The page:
While I suppose I can admit that there might be a fuzzy line when a permissible interrogation tactic becomes torture, here's a good rule of thumb: If the Mississippi Supreme Court in the 1920s was willing to reverse the conviction of a Black man charged with killing a White guy because his confession was elicited under the procedure in question, we're probably talking about torture.
The case in question is White v. State, 91 So. 903 (Miss. 1922), and the technique, needless to say, was water boarding (then known as "the water cure"). Four years later, in Fisher v. State, 110 So. 361, 362 (Miss. 1926), the court went all the way and flatly described water boarding as "a specie of torture well known to the bench and bar of the country."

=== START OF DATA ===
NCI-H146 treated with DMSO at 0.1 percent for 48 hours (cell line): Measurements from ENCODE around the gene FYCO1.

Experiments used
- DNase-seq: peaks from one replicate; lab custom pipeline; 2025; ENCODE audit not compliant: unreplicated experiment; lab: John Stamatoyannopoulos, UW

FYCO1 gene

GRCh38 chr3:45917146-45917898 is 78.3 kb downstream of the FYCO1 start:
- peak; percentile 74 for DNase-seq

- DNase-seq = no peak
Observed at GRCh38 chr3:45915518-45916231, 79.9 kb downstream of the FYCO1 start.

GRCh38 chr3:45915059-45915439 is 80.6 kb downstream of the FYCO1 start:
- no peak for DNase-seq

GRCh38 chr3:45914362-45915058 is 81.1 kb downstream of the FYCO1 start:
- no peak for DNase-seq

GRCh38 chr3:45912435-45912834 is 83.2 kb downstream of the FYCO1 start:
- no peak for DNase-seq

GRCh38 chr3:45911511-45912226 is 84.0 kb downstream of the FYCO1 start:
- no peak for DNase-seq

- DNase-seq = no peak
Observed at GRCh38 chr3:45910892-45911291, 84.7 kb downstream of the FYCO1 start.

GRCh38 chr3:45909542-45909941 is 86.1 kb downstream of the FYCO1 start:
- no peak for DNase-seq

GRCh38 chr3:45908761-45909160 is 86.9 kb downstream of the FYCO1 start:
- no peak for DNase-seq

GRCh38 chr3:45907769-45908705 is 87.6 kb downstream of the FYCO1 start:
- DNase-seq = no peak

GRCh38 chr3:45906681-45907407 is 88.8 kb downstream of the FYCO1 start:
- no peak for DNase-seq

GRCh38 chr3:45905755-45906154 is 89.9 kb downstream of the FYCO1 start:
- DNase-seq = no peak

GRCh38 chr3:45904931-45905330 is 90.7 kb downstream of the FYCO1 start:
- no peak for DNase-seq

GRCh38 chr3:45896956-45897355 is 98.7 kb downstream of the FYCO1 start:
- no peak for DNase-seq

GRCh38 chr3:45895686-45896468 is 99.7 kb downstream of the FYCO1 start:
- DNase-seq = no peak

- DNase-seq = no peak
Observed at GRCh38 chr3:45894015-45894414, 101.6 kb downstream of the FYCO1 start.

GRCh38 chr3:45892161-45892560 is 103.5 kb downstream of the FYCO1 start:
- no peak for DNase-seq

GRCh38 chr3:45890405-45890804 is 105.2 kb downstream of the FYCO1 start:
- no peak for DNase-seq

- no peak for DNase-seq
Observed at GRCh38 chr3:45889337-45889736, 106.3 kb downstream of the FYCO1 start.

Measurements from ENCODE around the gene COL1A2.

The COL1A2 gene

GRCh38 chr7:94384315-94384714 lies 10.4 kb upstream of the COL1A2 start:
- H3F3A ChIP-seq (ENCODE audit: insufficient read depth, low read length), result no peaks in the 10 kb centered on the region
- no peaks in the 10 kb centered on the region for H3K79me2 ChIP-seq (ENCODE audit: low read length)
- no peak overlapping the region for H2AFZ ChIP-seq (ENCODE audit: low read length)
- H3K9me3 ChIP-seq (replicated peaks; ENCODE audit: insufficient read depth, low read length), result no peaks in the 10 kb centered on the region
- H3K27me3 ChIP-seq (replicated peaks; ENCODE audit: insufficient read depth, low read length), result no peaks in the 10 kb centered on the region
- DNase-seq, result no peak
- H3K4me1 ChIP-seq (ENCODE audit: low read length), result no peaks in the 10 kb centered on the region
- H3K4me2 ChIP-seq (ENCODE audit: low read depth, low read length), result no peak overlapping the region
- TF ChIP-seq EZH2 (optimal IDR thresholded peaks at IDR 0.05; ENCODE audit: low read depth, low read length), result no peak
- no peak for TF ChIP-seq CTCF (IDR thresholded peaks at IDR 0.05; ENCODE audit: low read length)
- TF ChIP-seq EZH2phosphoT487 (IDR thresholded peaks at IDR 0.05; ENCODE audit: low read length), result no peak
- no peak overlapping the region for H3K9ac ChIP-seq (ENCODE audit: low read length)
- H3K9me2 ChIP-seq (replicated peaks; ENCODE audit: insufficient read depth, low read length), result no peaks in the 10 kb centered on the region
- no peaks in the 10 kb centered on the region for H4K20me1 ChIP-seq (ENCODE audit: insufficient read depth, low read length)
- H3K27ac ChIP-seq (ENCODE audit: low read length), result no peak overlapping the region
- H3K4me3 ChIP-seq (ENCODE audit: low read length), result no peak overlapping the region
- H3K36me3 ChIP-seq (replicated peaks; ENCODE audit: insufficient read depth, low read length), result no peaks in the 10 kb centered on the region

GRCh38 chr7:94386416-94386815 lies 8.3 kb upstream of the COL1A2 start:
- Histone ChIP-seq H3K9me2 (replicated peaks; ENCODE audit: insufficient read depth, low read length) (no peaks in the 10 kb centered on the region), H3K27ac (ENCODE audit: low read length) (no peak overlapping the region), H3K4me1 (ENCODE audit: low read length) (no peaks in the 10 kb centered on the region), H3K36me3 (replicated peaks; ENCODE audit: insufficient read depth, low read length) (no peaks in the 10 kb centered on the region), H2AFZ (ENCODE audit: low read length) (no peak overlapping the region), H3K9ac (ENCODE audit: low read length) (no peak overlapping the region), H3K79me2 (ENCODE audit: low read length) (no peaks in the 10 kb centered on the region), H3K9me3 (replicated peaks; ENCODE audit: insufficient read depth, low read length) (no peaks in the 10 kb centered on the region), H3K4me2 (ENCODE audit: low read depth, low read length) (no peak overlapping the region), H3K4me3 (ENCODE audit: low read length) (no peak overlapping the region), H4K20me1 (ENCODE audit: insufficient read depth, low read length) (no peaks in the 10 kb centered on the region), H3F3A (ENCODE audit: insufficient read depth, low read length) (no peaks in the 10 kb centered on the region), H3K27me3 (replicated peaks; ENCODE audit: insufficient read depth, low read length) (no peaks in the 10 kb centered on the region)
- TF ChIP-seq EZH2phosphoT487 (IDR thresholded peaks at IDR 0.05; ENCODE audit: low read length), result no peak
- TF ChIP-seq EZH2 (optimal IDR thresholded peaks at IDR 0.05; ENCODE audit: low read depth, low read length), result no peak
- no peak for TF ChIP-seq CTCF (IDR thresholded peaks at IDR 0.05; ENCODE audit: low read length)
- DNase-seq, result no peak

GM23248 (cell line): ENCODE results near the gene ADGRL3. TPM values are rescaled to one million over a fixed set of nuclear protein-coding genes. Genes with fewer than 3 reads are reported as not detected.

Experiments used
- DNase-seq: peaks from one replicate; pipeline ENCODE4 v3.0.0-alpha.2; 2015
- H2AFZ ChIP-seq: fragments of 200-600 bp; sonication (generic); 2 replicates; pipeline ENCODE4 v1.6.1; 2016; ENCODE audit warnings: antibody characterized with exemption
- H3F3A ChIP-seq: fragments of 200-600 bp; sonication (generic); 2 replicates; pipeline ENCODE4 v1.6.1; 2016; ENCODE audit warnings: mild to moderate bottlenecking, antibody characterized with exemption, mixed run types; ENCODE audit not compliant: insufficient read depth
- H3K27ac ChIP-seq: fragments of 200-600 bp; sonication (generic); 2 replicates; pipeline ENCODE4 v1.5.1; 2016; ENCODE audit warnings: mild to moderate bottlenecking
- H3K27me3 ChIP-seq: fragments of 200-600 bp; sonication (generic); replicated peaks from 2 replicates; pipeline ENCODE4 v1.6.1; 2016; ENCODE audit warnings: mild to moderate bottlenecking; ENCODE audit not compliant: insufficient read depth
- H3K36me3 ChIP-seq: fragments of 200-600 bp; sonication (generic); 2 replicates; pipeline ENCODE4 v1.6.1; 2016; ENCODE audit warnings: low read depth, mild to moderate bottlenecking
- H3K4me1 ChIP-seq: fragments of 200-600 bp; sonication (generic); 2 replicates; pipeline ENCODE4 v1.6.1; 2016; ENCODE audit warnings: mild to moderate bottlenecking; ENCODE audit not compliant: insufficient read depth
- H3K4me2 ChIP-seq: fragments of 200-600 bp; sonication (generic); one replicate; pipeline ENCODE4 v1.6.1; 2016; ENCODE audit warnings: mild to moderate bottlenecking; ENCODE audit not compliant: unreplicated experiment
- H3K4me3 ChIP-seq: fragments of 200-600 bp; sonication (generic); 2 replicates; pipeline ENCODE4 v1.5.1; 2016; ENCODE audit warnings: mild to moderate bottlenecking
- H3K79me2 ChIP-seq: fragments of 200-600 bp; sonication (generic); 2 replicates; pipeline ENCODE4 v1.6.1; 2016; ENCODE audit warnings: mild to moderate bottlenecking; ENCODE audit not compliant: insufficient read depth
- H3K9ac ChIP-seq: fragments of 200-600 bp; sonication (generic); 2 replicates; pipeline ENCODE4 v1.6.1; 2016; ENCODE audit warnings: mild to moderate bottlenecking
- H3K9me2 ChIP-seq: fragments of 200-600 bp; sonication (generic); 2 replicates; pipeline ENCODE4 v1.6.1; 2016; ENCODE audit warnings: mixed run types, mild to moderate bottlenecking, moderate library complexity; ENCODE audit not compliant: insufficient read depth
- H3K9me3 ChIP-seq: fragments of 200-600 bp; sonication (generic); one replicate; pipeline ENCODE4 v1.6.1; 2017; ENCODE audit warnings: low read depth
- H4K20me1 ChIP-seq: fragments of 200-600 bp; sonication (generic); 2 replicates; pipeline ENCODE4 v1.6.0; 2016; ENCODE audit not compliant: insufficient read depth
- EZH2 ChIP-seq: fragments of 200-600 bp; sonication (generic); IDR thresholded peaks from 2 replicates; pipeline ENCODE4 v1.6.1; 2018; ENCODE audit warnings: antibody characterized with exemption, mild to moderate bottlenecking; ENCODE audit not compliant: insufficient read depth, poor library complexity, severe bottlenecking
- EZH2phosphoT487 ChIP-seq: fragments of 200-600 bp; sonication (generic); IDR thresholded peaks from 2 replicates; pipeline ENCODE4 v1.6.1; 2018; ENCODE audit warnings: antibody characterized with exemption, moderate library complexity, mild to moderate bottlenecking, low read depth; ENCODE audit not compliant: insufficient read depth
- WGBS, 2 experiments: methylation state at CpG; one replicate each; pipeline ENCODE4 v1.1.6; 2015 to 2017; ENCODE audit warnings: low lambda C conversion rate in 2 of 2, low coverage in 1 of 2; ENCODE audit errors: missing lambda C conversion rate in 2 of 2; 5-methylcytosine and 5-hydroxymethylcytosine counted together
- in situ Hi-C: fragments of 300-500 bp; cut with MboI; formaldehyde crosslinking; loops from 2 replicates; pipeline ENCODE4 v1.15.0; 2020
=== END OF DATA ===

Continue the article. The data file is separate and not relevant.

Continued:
Water boarding: too barbaric for the guardians of Jim Crow, but a-okay for the 21st century federal government.
Incidentally, there was nothing particularly progressive about the Mississippi Supreme Court of this era -- it was not an opponent of the system of Jim Crow oppression, or even the idea of coerced confessions generally. Nine years after Fisher, the Court held in Brown v. State, 173 Miss. 542 (1935) that a confession obtained after the (Black) suspects had been physically whipped during interrogation was admissible. This case eventually reached the US Supreme Court in the form of Brown v. Mississippi, 297 U.S. 278 (1936), which reversed and held that physical torture was a violation of the 14th amendment's due process clause. Another fun fact: the prosecutor in Brown was none other than John C. Stennis, who pressed the case forward fully aware that the defendants had been tortured by the police. Stennis would later become the U.S. Senator for the state of Mississippi, and the National Forensics League named its entire model Congress event after him.